Why should Android 3.0 fragments be used instead of compound controls? One can create a View inheritor or compound control once and use it everywhere.

I've read http://android-developers.blogspot.com/2011/02/android-30-fragments-api.html but did not find the answer.

  • I've answered this in another question. See stackoverflow.com/a/14912608/909956 T;dr - sometimes fragments allow you to create more reusable components than relying on custom view implementation. see the link answer for why. Feb 16, 2013 at 16:53

2 Answers 2


The difference is that fragments have a life cycle (onPause, onCreate, onStart...) of their own. By having a life cycle, fragments can respond independently to events, save their state through onSaveInstanceState, and be brought back (i.e. such as when resuming after an incoming call or when the user clicks the back button). The life cycle is summarized in the fragment documentation:


You can always wrap a fragment or activity around a compound view, so just think of fragments as containers to your compound views that give them an independent life cycle.

  • 4
    I answered a similar question at stackoverflow.com/a/15824301/618881. Someone commented that nested fragments are now allowed in Android 4.2 (API 17).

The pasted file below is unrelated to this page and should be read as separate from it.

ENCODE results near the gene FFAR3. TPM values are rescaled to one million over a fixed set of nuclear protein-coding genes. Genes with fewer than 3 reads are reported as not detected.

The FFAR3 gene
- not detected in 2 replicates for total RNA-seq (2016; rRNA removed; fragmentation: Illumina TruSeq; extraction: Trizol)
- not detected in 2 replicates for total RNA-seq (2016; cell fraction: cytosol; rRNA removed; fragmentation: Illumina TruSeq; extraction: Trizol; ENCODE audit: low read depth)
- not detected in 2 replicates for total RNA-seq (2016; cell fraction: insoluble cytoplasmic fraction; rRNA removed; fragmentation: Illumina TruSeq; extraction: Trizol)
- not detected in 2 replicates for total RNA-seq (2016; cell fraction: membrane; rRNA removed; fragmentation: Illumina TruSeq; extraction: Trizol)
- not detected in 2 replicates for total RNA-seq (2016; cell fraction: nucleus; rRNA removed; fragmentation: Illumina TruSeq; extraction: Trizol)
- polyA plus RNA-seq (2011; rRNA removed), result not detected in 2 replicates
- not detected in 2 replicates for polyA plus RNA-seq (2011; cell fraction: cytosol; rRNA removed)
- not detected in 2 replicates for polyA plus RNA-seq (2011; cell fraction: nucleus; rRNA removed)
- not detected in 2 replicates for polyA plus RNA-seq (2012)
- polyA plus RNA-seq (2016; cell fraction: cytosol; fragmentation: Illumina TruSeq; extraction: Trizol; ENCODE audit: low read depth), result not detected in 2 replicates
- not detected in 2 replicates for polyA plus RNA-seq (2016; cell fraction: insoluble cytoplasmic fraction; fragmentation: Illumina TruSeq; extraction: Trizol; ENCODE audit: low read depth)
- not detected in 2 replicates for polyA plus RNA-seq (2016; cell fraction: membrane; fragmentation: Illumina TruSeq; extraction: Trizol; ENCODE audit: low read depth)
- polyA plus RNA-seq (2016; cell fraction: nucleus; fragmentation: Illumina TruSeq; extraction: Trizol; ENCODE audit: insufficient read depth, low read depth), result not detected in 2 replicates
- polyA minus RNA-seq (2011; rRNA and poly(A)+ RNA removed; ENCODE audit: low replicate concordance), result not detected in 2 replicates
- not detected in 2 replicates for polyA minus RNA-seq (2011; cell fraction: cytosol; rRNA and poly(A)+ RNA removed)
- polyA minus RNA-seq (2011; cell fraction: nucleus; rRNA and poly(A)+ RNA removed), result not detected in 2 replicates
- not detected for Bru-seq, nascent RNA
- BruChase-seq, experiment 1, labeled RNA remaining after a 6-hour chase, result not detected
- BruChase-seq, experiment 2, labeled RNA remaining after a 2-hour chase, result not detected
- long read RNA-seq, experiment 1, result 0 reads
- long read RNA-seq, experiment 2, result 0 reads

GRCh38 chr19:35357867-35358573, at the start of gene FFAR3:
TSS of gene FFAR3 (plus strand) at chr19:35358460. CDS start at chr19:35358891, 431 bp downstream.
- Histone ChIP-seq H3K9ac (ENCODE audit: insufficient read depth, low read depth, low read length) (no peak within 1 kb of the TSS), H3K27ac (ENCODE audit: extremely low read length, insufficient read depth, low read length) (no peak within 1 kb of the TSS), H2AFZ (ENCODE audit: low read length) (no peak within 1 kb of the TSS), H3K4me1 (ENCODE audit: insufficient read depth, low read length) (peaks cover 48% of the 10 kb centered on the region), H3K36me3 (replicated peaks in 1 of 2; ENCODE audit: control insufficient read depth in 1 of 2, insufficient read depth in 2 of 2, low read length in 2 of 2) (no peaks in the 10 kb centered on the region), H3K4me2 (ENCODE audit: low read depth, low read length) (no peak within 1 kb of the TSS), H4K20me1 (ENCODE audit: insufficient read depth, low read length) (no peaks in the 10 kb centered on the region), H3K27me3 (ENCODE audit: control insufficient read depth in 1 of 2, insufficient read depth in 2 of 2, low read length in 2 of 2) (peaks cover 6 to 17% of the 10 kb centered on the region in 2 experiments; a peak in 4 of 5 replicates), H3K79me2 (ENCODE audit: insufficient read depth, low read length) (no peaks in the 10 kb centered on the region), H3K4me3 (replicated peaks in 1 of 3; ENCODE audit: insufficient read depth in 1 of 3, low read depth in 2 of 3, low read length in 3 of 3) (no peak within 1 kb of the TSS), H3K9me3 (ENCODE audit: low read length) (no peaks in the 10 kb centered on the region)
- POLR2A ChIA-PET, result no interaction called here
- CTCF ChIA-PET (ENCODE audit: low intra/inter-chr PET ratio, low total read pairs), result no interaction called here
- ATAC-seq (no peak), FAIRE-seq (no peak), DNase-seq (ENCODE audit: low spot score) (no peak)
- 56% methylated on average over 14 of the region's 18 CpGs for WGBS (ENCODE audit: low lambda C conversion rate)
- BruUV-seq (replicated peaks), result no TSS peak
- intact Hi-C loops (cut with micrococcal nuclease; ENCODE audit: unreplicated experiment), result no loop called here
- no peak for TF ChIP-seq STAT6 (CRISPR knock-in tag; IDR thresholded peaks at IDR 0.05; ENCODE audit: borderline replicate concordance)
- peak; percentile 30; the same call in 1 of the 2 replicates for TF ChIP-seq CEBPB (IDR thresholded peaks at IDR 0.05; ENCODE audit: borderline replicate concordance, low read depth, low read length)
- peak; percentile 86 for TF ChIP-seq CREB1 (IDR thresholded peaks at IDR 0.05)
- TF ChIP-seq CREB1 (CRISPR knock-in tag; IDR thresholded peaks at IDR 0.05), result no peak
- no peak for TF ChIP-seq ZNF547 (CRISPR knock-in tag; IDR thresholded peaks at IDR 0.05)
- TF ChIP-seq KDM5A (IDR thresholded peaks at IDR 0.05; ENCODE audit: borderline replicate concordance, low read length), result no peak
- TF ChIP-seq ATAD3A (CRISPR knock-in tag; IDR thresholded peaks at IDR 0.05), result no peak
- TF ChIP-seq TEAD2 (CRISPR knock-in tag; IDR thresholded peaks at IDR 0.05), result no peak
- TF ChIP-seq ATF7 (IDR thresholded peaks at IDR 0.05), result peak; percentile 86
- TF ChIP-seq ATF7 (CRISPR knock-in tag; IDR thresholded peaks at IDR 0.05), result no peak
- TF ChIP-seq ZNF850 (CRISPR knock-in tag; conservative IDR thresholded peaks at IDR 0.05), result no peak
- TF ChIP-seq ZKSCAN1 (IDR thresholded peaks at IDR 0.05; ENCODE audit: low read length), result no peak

– Henry
    Jul 24, 2013 at 8:38
  • A fragment can contain another fragment. So when you say fragments can't be nested, I'm not sure what you're referring to. Perhaps when you wrote this, that was true? Jul 1, 2014 at 13:36
  • @StealthRabbi, I have removed that caveat since nested fragment support was added in Android 4.2 (API 17).
    – Henry
    Oct 7, 2014 at 12:17

The reason would be to have the same code work on tablets and phones. There are different layout considerations for these devices and Fragments allow you to take that into consideration and have your app behave differently without having to rewrite any code.

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    AFAIK, you may use the same compound controls both in android 2.x and 3.x applications. In case of fragments you have to use fragments back compatibility jar. So what makes sense, if there is already an opportunity to use ready UI blocks as compound controls?
    – Anton
    Jun 6, 2011 at 5:08
  • What I'm saying is that they serve completely different purposes. You cancombine fragments and custom controls but one doesn't take the place of the other.
    – CaseyB
    Jun 6, 2011 at 12:32
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    Sorry, did not catch that. Why not just create separete layout for each screen size (normal/large/xlarge)? I see no difference, if i use <fragment instead of <com.companyname.ui.control. And i don't have to rewrite my code anywehere, if i use compound controls - for slate i just use additional controls in layout file and for phone - not.
    – Anton
    Sep 8, 2011 at 12:16
  • 1
    Because Fragments work more like an Activity instead of just a View and with Fragments you have have multiple on the screen at once that are able to communicate with each other.
    – CaseyB
    Sep 26, 2011 at 15:02

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